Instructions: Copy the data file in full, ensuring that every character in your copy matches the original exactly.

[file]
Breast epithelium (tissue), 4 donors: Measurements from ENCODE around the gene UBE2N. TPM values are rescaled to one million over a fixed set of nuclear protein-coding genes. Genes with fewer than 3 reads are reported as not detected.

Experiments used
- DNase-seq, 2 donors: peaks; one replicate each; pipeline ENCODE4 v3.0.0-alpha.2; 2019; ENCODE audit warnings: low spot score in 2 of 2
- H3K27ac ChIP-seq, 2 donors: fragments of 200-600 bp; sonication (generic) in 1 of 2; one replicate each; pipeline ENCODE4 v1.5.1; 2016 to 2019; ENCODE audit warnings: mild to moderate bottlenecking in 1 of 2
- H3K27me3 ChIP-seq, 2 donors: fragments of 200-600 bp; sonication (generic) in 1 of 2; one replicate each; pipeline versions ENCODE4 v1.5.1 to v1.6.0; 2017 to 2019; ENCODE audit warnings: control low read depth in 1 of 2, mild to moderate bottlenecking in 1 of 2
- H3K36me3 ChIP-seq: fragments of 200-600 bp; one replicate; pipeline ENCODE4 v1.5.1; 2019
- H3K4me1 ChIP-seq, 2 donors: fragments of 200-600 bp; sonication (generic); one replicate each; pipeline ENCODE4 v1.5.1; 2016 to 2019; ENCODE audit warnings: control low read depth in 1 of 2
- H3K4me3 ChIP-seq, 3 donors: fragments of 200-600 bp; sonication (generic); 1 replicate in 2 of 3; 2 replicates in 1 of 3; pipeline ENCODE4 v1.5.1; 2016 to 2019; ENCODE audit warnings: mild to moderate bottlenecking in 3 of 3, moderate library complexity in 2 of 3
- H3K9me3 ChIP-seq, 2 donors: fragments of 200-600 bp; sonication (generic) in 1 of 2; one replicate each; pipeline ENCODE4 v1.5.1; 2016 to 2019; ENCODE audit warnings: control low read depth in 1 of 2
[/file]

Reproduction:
Breast epithelium (tissue), 4 donors: Measurements from ENCODE around the gene UBE2N. TPM values are rescaled to one million over a fixed set of nuclear protein-coding genes. Genes with fewer than 3 reads are reported as not detected.

Experiments used
- DNase-seq, 2 donors: peaks; one replicate each; pipeline ENCODE4 v3.0.0-alpha.2; 2019; ENCODE audit warnings: low spot score in 2 of 2
- H3K27ac ChIP-seq, 2 donors: fragments of 200-600 bp; sonication (generic) in 1 of 2; one replicate each; pipeline ENCODE4 v1.5.1; 2016 to 2019; ENCODE audit warnings: mild to moderate bottlenecking in 1 of 2
- H3K27me3 ChIP-seq, 2 donors: fragments of 200-600 bp; sonication (generic) in 1 of 2; one replicate each; pipeline versions ENCODE4 v1.5.1 to v1.6.0; 2017 to 2019; ENCODE audit warnings: control low read depth in 1 of 2, mild to moderate bottlenecking in 1 of 2
- H3K36me3 ChIP-seq: fragments of 200-600 bp; one replicate; pipeline ENCODE4 v1.5.1; 2019
- H3K4me1 ChIP-seq, 2 donors: fragments of 200-600 bp; sonication (generic); one replicate each; pipeline ENCODE4 v1.5.1; 2016 to 2019; ENCODE audit warnings: control low read depth in 1 of 2
- H3K4me3 ChIP-seq, 3 donors: fragments of 200-600 bp; sonication (generic); 1 replicate in 2 of 3; 2 replicates in 1 of 3; pipeline ENCODE4 v1.5.1; 2016 to 2019; ENCODE audit warnings: mild to moderate bottlenecking in 3 of 3, moderate library complexity in 2 of 3
- H3K9me3 ChIP-seq, 2 donors: fragments of 200-600 bp; sonication (generic) in 1 of 2; one replicate each; pipeline ENCODE4 v1.5.1; 2016 to 2019; ENCODE audit warnings: control low read depth in 1 of 2